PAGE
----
David A. ShaneyfeltThe latest issue of Los Angeles Lawyer magazine includes an article by David A. Shaneyfelt (’81), Liability Insurance Considerations for Wage and Hour Class Actions (PDF). The article advises fellow attorneys on what to do when insurance companies deny coverage for the costs incurred in class-action lawsuits over wage and hour complaints.

After serving for five years as a shareholder with the New York-based law firm of Anderson Kill, Mr. Shaneyfelt recently joined The Alvarez Firm, a law corporation in Calabasas, California, headed by fellow Thomas Aquinas College graduate Justin Alvarez (’97). For nearly 30 years Mr. Shaneyfelt has litigated complex civil matters in state and federal courts, often insurance-coverage disputes. Previously he served as a trial attorney with the U.S. Department of Justice, Civil Division, in Washington, D.C.

In addition to being an attorney, Mr. Shaneyfelt is a devoted husband and the father of seven children who now eagerly awaits the imminent birth of his second grandchild.


Jon B, Syren ('87)In 1993, one year after one of its former medical students died of cancer, the University of Alaska Anchorage created an award in his honor. This year marks the 20th anniversary of the creation of that award, named for Jon B. Syren, a member of the Thomas Aquinas College Class of 1987.

The university website notes:

Jon Benedict Syren expected to graduate from the University of Washington School of Medicine in the Class of 1993. He began his medical training in Anchorage, Alaska, in the fall of 1989 as a member of the first class of WWAMI (Washington, Wyoming, Alaska, Montana, and Idaho) students enrolled in the Biomedical Program at the University of Alaska Anchorage.…

Jon distinguished himself by earning honors in several categories of studies, both in Anchorage and Seattle. He is also remembered by those who knew him for his strong commitment to his family and his faith, and for his unflagging courage and equanimity in the face of personal adversity.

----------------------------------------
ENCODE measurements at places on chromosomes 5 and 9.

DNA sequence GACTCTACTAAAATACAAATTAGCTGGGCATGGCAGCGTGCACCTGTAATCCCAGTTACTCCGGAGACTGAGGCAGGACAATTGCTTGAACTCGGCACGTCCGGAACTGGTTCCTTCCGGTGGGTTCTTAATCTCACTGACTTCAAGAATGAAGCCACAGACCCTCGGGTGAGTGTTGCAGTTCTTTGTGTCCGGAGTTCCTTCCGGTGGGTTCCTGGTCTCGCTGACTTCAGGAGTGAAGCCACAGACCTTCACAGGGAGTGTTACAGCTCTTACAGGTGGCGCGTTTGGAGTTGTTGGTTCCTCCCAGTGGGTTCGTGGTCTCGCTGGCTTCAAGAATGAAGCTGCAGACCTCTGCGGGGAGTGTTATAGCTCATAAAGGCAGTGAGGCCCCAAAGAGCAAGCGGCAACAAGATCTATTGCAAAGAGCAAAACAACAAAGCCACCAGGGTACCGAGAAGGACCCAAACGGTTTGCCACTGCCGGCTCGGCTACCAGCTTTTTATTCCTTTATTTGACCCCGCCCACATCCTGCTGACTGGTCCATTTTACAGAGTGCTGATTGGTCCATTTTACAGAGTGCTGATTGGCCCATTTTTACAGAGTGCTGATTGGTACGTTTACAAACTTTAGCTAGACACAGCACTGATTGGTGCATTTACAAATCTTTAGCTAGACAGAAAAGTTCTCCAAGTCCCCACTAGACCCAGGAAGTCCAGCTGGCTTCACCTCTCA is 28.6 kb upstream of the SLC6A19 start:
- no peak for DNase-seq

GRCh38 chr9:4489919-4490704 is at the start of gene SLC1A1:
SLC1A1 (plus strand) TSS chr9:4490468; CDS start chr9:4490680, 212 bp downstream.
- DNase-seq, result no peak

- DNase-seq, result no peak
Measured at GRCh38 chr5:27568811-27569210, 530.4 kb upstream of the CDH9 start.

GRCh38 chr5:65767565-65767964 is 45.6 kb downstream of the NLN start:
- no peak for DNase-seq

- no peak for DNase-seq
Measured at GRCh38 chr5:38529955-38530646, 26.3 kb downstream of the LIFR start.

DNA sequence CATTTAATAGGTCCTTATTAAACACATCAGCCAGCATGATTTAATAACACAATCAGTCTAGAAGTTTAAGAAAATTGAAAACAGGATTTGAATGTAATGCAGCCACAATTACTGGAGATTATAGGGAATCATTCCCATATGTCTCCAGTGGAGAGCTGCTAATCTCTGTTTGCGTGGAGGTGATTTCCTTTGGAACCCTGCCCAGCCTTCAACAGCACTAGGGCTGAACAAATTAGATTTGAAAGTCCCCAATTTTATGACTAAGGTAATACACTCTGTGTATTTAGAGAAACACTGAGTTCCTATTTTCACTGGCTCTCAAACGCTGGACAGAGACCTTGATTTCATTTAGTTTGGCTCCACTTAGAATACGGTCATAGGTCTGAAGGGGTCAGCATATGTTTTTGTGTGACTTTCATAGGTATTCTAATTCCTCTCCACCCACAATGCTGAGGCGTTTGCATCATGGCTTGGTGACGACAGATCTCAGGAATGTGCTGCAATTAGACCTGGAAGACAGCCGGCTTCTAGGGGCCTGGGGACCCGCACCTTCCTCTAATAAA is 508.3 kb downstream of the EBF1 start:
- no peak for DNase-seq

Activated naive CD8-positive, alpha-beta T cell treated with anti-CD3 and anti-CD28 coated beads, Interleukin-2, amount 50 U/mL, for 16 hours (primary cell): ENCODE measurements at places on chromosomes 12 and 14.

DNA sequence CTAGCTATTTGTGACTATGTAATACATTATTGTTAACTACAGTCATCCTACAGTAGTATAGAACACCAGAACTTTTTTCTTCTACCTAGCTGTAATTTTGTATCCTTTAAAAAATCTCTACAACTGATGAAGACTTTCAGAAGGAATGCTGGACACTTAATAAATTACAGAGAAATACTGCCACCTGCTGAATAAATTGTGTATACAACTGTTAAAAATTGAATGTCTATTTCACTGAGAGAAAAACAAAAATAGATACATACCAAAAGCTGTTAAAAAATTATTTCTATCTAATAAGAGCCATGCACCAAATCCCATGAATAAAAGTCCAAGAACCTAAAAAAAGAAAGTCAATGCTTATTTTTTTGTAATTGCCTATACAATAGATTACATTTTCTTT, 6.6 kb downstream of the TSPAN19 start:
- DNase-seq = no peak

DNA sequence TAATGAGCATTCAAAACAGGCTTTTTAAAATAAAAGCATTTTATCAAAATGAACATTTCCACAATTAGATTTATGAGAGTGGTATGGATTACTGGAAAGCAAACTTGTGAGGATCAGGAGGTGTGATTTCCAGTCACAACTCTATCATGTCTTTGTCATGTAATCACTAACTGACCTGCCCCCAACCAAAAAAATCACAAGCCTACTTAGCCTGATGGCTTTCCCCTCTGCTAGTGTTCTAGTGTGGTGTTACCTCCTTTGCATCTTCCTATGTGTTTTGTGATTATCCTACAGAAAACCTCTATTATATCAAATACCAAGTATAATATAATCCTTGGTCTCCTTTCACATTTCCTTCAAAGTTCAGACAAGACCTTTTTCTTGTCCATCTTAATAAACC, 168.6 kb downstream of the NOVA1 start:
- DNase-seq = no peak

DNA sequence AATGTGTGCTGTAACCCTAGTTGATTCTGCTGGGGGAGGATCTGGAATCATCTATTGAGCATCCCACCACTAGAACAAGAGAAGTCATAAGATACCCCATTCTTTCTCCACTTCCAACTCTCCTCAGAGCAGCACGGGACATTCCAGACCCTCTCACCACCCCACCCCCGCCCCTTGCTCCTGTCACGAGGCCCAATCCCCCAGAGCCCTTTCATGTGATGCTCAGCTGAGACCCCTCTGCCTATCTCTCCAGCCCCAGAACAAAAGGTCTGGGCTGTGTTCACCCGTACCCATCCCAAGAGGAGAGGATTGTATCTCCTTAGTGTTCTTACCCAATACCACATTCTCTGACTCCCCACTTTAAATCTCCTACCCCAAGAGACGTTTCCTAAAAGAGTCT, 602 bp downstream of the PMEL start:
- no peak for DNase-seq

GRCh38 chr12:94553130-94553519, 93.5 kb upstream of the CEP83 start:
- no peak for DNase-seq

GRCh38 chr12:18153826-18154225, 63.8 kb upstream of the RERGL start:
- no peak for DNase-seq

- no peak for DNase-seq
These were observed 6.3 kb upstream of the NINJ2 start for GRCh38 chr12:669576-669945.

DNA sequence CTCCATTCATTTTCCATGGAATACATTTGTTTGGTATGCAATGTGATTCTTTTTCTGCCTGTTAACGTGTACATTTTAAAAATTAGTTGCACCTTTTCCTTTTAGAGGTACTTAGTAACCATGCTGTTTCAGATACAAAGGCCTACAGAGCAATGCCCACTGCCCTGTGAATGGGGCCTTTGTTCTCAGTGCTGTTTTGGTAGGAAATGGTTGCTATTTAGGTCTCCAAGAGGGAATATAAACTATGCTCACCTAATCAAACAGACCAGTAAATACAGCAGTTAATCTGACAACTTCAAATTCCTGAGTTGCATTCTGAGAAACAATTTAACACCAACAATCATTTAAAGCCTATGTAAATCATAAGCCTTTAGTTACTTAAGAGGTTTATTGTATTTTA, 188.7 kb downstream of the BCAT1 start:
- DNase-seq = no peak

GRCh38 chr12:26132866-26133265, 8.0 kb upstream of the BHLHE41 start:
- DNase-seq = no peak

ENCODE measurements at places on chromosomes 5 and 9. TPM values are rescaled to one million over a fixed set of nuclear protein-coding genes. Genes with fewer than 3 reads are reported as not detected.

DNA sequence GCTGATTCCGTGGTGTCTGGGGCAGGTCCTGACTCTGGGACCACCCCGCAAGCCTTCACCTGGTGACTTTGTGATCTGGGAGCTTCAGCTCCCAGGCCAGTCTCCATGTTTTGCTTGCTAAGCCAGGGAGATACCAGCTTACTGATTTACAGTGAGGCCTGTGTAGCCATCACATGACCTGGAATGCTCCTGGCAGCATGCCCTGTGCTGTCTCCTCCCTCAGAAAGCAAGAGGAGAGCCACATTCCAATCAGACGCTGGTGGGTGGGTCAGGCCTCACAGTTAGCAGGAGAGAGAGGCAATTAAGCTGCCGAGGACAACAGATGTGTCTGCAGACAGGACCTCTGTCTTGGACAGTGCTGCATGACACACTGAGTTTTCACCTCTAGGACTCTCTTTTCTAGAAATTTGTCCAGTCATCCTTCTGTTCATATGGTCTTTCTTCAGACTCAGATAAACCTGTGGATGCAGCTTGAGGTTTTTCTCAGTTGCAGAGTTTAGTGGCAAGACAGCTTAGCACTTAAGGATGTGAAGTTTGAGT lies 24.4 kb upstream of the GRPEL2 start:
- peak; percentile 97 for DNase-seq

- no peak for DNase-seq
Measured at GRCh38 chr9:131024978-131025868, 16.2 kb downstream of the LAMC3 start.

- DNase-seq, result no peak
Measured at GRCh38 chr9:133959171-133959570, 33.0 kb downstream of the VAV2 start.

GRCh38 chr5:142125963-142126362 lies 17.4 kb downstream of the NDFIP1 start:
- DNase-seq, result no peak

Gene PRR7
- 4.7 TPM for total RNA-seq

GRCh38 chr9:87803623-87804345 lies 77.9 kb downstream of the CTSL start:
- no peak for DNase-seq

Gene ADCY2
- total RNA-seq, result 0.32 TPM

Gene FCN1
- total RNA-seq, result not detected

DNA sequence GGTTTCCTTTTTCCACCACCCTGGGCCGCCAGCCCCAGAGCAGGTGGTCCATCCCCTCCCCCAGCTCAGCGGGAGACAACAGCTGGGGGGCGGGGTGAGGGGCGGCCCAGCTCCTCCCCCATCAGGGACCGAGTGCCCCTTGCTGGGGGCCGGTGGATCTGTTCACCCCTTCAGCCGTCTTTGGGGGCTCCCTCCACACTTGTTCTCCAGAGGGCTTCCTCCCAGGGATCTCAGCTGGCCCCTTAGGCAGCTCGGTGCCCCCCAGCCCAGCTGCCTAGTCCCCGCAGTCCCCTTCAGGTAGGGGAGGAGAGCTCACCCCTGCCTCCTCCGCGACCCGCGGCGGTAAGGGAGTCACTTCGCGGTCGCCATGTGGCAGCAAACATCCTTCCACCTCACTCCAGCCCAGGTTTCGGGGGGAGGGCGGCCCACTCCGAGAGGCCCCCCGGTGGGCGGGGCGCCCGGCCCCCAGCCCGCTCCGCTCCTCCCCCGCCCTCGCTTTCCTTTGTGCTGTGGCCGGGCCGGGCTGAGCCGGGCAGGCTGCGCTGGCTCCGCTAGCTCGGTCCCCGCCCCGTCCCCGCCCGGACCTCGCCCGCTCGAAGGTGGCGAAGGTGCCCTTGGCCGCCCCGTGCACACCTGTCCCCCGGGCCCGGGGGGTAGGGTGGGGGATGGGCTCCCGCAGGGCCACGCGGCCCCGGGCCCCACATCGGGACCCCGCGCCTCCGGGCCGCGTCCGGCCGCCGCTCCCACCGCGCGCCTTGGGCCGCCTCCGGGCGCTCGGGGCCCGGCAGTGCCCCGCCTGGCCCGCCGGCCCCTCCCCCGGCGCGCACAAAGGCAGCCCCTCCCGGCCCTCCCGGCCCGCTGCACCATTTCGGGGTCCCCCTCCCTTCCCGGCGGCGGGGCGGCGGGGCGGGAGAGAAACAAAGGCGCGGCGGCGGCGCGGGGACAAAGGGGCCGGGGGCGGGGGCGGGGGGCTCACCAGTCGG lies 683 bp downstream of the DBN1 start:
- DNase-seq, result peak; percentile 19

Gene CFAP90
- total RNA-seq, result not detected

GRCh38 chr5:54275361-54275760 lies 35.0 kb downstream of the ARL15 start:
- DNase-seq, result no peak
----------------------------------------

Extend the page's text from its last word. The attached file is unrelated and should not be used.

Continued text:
The Jon B. Syren Award recognizes a first-year medical student in the University of Alaska Anchorage WWAMI School of Medical Education who has demonstrated personal qualities of character, integrity, and compassion, combined with a commitment to and promise of community service in medicine.

Mr. Syren’s widow, Angela (Andersen ’87) Connelly is a member of the College’s Board of Governors. She has spoken eloquently about the blessing that accompanied her first husband’s holy death for those around him:

When Jon died, it was one of the most beautiful experiences I have ever had. I saw the effect that our education at the College had had on him. It was absolutely beautiful. And there was a ripple effect on the entire medical community and all that knew him and watched him suffer — in a way so beautifully, not dismayed or broken by it. His suffering was so faith-filled that it was just triumphant.

Twenty-one years later, Jon Syren’s life and death continue to touch lives. May he rest in peace.


The ValentisMary Rose (Bacani ’93) Valenti, the recently retired TV producer/reporter who left the news business to turn her full attention to motherhood, has written two new columns for the Knights of Columbus’ “Fathers for Good” website. In the first, Little Rich Girl, she describes how, in striving to give her daughter, Chiara, a simple life, she has come to appreciate simplicity all the more for herself:

I provide a daily rhythm in the home that’s important for me as a human being. Manual labor, involving my whole person, connects me to reality, fulfills me wholly because I’m using my body. And if I move slowly and rhythmically, almost prayerfully, my child absorbs this, too. She imitates not only what I do, but the spirit with which I do it.

When Chiara was born, I stopped “working.” I now have a work that demands my whole being. Aside from my love, the greatest thing I can offer is a spirit of poverty that enriches her life.

This theme continues in the second column, A Nightly Prayer, in which Mrs. Valenti writes about other ways that motherhood has shaper her outlook:

“… our lifestyle decisions have surprised us. We always thought we were city people, but we found our happiness in the suburbs, close to quiet nature and away from the busyness. We are happily getting rid of stuff and are so content with owning very few things. We are starting to appreciate the mystery of Sunday, our Sabbath, when we let ourselves rest.”

Mrs. Valenti also reveals the exciting news that she and her husband, Richard, are now expecting their second child! May God bless their growing family!